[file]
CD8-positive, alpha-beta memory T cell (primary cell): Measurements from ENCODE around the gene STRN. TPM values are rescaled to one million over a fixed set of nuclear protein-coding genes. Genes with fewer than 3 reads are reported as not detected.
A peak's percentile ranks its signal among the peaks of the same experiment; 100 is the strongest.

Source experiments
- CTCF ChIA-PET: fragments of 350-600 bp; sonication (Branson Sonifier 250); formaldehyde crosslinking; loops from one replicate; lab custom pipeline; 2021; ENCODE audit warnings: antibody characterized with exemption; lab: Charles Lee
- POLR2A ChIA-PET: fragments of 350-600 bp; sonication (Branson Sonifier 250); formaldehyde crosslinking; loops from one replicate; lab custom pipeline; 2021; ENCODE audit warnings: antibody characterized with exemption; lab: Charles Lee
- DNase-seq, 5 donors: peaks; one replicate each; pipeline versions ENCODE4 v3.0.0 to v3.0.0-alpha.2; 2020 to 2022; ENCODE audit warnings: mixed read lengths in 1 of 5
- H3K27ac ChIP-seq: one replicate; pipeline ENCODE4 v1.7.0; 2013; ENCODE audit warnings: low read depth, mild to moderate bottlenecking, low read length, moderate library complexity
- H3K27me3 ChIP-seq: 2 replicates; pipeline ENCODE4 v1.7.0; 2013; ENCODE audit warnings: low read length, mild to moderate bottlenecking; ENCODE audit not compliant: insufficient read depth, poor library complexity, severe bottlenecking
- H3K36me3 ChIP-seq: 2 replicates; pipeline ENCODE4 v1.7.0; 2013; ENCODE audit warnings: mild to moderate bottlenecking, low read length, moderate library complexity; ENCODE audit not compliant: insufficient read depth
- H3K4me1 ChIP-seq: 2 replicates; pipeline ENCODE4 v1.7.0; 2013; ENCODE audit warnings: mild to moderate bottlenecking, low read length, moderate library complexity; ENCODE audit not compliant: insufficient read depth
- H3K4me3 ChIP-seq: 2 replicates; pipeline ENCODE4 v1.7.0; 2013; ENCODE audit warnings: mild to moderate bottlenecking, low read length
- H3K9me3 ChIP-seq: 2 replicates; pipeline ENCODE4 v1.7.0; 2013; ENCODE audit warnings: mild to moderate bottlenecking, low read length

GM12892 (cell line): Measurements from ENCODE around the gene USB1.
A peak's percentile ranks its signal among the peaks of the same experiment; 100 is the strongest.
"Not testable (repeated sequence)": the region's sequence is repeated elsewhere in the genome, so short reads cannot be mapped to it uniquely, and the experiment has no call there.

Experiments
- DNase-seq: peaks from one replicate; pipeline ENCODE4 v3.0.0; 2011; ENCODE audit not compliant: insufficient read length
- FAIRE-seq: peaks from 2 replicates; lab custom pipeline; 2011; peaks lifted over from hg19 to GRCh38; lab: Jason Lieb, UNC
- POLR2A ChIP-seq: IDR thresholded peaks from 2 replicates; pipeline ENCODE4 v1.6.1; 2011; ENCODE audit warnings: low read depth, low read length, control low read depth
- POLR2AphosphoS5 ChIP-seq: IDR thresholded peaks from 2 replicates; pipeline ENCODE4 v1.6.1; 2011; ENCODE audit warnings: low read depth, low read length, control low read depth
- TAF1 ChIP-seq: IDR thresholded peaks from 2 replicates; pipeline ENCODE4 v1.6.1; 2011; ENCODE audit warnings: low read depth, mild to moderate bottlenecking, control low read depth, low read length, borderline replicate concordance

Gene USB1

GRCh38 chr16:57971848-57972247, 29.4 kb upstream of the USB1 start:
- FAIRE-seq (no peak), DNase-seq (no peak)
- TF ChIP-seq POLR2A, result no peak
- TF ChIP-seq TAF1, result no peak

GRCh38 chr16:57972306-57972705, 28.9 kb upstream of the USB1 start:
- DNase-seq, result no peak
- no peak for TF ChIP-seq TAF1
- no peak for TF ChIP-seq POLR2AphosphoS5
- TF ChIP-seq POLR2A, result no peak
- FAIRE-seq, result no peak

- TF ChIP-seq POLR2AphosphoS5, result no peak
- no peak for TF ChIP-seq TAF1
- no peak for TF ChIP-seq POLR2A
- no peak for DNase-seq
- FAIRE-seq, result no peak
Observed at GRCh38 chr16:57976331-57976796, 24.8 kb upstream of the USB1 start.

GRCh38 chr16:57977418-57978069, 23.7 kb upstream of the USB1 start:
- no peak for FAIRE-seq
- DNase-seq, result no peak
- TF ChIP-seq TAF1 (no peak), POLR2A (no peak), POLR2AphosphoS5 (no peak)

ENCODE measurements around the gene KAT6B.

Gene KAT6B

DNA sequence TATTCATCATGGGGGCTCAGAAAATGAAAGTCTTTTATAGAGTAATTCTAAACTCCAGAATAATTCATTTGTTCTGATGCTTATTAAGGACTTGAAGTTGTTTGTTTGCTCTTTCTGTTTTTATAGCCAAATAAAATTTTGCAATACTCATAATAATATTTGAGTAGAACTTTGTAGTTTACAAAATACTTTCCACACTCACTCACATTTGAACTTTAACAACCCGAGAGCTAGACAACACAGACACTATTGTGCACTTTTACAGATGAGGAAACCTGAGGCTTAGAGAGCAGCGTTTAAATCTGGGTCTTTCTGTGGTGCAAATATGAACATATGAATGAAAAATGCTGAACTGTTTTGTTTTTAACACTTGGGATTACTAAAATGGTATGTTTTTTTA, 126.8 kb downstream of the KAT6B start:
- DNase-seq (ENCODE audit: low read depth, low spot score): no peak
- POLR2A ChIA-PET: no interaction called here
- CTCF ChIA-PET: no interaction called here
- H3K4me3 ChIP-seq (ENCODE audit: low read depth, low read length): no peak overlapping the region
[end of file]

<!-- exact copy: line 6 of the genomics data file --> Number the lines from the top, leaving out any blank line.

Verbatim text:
- DNase-seq, 5 donors: peaks; one replicate each; pipeline versions ENCODE4 v3.0.0 to v3.0.0-alpha.2; 2020 to 2022; ENCODE audit warnings: mixed read lengths in 1 of 5